Strong Bond Beneficial for both Grandparents and Grandchildren

 

 

 

A study conducted by Sara M. Moorman, assistant professor at Boston College accentuates the strength of the grandparent/grandchild bond. Her research concludes that grandparents who share a reciprocally supportive relationship with their adult grandchildren are happier and shower fear depressive symptoms than those who do not.

For the research, Moorman’s team studied 376 grandparents and 340 grandchildren. The average birth year of the grandparents was 1917, that of the grandchildren was 1964. Parcipants were tracked between 1985 and 2004; median ages were 77 and 31, respectively.

No Surprise Here

These findings certainly aren’t news to grandparents and grandkids who have mutual love for one another. Grandparents can have just as much influence over their grandchildren, maybe at times even more, than their parents do. They tend to be more calm and are better able to encourage their grandkids without sounding threatening.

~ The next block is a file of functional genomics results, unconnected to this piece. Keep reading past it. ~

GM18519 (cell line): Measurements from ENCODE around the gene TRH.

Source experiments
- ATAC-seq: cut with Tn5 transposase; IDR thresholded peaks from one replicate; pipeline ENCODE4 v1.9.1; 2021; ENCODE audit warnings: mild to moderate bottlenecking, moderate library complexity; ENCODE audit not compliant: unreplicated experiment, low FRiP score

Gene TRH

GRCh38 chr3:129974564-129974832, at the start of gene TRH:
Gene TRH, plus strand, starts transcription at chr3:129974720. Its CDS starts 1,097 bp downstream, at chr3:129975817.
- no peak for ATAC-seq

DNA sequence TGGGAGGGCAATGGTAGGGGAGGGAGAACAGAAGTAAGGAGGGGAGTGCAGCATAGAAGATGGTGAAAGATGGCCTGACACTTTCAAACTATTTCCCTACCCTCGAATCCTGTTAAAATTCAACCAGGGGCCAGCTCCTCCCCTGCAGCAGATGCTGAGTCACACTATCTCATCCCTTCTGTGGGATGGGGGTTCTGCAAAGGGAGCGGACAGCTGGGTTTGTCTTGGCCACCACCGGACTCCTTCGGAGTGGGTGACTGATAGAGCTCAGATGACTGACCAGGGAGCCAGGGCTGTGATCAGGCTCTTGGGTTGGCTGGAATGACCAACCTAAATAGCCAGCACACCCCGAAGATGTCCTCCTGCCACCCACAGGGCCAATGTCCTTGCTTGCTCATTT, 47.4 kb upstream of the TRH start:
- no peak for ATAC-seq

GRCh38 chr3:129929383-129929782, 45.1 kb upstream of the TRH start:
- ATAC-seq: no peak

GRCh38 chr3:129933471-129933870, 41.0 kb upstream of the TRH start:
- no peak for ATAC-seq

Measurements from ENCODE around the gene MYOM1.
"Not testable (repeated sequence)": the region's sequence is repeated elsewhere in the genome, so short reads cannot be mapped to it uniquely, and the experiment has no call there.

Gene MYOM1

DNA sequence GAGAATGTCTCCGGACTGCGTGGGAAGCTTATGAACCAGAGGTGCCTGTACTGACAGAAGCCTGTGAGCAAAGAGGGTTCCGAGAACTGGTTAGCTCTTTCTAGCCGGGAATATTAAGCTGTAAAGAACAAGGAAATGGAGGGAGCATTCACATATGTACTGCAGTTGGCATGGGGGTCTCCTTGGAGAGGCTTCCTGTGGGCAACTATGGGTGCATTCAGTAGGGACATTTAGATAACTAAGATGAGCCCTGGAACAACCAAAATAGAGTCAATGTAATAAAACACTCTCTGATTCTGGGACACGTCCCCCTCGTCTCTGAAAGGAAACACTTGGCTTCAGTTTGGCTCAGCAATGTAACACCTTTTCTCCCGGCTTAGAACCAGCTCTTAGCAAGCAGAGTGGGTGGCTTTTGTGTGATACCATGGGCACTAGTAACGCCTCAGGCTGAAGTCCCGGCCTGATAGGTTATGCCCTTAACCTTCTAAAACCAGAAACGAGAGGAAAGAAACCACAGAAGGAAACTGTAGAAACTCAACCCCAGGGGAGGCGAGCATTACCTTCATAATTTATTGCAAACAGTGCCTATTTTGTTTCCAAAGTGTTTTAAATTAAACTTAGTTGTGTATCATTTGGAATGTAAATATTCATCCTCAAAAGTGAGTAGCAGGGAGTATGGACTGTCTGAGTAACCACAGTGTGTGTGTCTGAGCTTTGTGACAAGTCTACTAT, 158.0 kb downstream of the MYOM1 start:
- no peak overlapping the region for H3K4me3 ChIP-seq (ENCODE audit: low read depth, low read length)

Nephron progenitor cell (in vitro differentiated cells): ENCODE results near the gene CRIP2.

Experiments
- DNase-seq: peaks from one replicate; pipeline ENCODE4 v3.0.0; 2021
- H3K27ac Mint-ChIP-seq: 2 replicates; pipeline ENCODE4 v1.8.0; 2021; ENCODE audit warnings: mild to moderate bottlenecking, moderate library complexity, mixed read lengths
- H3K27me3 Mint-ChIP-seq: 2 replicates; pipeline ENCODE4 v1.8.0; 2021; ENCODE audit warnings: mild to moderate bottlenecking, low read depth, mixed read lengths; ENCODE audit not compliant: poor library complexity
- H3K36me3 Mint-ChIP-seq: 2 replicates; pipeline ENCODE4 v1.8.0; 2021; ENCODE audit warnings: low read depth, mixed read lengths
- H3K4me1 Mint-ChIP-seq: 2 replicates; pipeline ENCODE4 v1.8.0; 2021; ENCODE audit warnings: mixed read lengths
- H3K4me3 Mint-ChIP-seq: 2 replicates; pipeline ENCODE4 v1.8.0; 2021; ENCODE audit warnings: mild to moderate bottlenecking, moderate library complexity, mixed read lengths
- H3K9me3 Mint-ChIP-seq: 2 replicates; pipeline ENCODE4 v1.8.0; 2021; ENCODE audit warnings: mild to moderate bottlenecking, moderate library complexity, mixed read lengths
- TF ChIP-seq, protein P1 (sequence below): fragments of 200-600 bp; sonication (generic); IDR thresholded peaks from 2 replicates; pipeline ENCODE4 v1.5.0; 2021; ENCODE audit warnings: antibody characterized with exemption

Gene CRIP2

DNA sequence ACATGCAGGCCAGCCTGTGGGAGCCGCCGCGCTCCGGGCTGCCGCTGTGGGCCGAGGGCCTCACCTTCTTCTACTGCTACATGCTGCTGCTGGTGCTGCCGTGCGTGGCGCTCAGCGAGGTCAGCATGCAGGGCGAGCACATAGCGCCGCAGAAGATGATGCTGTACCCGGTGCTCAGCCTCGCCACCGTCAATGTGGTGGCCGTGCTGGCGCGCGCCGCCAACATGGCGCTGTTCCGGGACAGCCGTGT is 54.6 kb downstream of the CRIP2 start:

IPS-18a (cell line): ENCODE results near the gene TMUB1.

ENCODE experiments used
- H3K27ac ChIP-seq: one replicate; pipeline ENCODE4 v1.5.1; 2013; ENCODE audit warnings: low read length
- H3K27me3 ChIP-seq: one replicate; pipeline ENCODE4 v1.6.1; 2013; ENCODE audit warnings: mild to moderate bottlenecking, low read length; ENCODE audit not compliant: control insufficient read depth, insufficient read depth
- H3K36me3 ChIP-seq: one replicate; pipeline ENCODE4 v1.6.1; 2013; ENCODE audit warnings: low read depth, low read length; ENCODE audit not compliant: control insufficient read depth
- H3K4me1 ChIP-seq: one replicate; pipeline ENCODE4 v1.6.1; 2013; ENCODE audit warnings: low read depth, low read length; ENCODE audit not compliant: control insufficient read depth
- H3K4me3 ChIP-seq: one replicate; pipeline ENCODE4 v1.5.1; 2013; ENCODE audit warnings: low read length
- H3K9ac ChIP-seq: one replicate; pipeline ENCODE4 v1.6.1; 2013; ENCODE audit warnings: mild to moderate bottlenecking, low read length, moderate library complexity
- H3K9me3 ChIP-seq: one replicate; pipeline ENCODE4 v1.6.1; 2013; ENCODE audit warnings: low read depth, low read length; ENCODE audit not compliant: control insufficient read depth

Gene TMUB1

No Strangers to Change

The challenges kids face today can seem overwhelming; changes brought about by technological advancement and social media sites such as Facebook and Instagram have been exponential.

But today’s grandparents aren’t strangers to dramatic paradigm shifts – many are baby boomers who were teenagers and young adults during the Vietnam War and the Civil Rights movement. Some were college students when riots broke out on campuses around the country in the 1960s. They can relate to the uncertainty their grandkids are facing and are living proof that such change is a part of life.

An added bonus: many grandparents are living longer and healthier lives than their own grandparents, insuring many years of a mutually beneficial relationships between grandparent and grandchild.

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